Growing up in Belfast, my wife was urged by teachers – with limited success, it must be said – to read CS Lewis for the essential Christian message in his writings. Lewis, the brilliant creator of The Chronicles of Narnia, is often described as an English writer. In fact, nothing could be further from the truth. This is the man who wrote of his first visit to England that ‘‘the strange English accents with which I was surrounded seemed like the voices of demons.
But what was worst was the English landscape – I have made up the quarrel since; but at that moment I conceived a hatred for England which took many years to heal’’.
Like many Northern Irish Protestants, his relationship with England – and, by extension, Ireland ,was considerably more complex than the political posturing at Stormont this weekend would suggest. In later life, Lewis described an experience which many of us who have spent time in England will recognise.
‘‘Like all Irish people who meet in England, we ended by criticisms of the inevitable flippancy and dullness of the Anglo Saxon people. After all, there is no doubt that the Irish are the only people – I would not gladly live or die among another folk.”
Despite living in exile in Oxford for most of his adult life, he kept his connection to Ireland, even going on his honeymoon in 1958 to Crawfordsburn – a picturesque village in Co Down beside beautiful Helen’s Bay.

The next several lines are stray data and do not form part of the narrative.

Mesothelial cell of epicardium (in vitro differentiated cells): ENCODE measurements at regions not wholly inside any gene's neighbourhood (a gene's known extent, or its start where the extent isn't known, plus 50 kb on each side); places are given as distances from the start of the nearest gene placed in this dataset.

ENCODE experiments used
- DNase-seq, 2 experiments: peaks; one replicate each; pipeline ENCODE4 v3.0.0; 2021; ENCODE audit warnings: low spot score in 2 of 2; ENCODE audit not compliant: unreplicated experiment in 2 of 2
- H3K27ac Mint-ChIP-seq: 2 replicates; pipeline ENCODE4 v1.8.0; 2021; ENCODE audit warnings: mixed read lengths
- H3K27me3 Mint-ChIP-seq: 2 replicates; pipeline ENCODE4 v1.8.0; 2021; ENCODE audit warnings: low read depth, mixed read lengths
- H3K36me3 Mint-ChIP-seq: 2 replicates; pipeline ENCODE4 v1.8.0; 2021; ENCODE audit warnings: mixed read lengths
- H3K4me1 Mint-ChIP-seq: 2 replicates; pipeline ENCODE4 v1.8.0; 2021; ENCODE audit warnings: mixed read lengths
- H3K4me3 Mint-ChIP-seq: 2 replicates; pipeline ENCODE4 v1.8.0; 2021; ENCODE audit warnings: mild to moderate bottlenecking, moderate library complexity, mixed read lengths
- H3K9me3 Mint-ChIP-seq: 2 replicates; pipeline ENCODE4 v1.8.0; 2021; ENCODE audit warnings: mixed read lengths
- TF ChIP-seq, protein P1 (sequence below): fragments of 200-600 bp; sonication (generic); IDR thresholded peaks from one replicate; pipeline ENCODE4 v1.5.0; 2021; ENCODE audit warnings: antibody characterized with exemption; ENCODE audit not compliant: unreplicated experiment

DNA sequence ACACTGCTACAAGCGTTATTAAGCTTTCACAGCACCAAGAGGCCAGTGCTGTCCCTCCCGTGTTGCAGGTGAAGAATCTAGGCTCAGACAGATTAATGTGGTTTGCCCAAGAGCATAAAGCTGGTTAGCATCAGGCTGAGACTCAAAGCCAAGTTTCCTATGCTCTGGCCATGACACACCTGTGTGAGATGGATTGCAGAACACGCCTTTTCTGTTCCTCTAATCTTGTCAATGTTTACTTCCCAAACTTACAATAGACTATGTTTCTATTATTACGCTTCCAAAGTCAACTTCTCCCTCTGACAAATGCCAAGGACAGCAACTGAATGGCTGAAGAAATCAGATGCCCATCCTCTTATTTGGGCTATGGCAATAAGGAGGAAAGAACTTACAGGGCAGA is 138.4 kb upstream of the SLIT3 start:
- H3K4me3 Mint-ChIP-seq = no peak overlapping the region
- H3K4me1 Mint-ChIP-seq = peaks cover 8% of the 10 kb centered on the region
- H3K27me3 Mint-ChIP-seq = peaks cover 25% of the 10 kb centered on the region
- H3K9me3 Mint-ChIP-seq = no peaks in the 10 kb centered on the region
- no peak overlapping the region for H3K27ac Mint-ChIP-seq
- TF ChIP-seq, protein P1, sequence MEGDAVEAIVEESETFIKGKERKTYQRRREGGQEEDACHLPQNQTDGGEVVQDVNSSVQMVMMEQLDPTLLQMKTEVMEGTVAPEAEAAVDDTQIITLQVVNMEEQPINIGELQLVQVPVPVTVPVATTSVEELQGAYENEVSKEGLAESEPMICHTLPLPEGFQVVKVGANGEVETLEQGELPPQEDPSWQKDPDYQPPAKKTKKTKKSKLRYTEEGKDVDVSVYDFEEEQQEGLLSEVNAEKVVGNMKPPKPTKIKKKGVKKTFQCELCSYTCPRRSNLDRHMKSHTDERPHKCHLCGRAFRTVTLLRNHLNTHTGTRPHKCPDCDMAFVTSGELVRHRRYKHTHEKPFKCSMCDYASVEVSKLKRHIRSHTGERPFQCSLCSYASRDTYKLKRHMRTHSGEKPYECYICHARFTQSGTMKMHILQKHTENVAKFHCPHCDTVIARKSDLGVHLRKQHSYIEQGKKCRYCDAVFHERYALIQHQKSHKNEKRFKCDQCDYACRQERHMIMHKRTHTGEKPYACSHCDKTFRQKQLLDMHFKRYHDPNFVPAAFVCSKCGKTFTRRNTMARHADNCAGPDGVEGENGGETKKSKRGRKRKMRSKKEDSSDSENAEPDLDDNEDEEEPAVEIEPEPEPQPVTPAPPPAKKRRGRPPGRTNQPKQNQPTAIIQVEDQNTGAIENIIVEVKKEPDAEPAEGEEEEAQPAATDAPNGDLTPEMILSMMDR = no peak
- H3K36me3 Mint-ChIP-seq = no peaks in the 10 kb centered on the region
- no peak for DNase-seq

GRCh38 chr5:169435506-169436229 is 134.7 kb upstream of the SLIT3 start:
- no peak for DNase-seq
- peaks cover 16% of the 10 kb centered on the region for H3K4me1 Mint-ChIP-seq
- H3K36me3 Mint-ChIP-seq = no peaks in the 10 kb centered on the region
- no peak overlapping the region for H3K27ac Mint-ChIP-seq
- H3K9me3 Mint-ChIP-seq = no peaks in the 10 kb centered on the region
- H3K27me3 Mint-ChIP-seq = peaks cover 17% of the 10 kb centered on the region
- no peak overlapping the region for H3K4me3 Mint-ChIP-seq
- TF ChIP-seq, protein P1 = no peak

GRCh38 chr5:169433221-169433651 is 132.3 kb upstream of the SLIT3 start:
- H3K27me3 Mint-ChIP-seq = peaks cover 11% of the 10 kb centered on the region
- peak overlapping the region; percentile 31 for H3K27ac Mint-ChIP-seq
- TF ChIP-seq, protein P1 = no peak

Lewis’s Irishness is the same type of multidimensional Irishness that was on display yesterday in Croke Park. Hundreds of politically British, Ulster Unionist and DUP voters were wearing Irish jerseys as if it was the most natural thing in the world. They sat happily in the Hogan Stand, oblivious to the fact that it was built to commemorate Michael Hogan, the Tipperary captain shot by the Black and Tans on Bloody Sunday – who themselves were under military orders to keep Ireland both British and unionist.
Maybe CS Lewis, the Belfast man who created the parallel universe of Narnia, would have smiled at the ambiguity of it all.
But the beauty of Narnia for children is that it is a fantasy world where they are the main players, far away from the drudge, rules and dreariness of the world of adults. It is a playful place of talking animals and adventure – just the type of place that children themselves would imagine if they could.